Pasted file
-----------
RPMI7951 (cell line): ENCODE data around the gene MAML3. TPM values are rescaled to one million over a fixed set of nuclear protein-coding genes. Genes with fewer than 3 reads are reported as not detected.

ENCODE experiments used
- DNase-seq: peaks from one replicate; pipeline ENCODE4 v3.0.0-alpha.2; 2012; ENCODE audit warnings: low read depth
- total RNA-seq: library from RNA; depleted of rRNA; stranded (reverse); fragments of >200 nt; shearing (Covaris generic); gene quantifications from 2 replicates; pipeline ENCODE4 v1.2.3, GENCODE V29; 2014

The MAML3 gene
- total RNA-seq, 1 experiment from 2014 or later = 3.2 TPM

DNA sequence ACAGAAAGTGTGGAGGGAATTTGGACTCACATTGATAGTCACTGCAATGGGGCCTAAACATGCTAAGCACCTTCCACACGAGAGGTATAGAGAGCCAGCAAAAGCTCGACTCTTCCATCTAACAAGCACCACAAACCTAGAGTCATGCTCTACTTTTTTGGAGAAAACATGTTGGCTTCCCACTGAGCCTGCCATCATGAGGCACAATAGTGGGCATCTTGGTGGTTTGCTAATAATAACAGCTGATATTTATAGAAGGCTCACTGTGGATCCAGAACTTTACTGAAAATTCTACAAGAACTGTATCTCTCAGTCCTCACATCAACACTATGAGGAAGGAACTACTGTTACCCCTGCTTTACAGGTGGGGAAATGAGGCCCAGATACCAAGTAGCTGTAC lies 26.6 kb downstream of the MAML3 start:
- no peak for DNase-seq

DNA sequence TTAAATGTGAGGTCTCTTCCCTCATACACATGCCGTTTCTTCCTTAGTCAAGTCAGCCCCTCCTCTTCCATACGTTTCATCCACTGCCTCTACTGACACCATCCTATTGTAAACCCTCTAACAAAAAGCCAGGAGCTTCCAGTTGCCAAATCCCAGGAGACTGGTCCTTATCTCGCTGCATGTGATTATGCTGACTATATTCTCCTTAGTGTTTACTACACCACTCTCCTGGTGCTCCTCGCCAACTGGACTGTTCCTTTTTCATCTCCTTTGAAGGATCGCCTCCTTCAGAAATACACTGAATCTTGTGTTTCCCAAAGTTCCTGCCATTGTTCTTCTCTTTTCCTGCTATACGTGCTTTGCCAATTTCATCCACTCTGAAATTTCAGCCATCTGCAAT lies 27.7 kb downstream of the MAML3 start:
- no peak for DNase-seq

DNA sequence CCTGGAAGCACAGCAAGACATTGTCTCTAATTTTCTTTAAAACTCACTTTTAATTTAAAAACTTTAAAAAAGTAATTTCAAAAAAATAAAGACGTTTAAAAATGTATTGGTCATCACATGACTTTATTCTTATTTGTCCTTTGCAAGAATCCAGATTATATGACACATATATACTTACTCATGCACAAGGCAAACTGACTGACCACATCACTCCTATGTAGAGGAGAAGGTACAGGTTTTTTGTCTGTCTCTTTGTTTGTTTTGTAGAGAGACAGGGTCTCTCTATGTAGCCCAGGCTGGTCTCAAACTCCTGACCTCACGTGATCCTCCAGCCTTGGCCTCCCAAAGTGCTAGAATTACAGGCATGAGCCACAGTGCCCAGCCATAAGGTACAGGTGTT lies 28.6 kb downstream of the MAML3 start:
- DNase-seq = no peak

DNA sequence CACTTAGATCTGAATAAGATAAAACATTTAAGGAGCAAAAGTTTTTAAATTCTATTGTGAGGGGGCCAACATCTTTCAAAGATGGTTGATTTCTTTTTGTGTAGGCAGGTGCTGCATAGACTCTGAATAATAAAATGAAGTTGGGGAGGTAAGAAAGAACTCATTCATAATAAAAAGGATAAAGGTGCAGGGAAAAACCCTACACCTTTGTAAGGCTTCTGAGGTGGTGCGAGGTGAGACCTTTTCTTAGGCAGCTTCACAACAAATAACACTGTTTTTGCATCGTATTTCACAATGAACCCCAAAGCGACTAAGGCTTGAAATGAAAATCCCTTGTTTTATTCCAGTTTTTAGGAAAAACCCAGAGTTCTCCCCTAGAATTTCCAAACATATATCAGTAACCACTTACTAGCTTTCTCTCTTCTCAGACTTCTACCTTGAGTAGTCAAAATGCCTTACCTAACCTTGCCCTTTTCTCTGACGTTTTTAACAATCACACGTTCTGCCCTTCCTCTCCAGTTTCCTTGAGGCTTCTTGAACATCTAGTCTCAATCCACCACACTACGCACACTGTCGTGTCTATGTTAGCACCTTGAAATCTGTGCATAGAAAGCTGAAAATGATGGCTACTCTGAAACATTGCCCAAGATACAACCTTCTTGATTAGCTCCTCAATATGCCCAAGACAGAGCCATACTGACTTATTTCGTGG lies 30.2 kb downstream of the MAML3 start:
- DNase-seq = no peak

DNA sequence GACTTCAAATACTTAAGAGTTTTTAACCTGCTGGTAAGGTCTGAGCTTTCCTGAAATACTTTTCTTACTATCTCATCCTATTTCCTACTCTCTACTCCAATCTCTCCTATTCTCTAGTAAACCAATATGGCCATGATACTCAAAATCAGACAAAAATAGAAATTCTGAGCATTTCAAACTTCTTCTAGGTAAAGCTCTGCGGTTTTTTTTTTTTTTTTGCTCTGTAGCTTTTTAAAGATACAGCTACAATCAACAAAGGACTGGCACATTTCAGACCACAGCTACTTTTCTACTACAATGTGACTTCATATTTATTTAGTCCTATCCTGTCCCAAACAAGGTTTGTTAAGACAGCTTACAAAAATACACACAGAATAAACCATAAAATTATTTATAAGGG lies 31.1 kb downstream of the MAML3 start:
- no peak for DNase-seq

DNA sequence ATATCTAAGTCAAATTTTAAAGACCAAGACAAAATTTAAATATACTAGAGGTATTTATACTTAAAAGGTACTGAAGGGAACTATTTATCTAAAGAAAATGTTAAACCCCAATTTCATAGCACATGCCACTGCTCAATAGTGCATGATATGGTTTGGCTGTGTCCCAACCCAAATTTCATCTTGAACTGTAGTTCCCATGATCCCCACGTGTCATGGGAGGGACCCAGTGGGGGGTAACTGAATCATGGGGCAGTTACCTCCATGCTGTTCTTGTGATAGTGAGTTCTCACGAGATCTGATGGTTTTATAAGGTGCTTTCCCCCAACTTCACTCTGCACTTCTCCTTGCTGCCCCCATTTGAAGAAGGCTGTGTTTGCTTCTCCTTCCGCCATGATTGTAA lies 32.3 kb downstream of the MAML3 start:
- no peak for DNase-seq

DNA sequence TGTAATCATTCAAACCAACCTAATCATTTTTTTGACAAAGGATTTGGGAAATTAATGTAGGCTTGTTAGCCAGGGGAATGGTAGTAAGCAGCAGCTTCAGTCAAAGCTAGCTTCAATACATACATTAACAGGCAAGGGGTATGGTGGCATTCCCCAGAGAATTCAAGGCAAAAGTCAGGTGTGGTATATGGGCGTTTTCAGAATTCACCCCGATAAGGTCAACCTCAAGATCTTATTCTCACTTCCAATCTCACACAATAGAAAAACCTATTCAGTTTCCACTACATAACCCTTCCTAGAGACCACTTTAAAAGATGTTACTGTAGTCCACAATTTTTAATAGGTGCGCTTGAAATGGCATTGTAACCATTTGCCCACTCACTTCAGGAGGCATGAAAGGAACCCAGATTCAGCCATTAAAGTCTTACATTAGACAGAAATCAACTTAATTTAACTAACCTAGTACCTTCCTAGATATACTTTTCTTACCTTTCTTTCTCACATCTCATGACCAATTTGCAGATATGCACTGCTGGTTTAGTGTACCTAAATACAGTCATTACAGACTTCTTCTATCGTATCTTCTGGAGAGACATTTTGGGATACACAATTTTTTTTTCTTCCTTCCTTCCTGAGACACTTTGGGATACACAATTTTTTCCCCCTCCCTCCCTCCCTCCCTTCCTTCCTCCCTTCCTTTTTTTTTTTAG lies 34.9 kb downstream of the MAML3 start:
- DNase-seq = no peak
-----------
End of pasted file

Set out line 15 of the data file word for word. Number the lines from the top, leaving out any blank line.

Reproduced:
DNA sequence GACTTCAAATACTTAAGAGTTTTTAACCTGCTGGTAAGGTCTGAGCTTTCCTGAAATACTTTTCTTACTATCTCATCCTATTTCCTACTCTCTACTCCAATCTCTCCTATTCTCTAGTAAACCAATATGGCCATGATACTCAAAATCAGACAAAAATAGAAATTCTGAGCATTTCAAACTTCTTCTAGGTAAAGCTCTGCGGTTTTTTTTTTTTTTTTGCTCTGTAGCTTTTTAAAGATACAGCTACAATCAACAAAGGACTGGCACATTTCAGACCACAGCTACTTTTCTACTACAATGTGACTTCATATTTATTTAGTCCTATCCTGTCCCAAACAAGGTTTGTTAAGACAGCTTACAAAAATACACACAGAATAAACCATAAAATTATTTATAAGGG lies 31.1 kb downstream of the MAML3 start: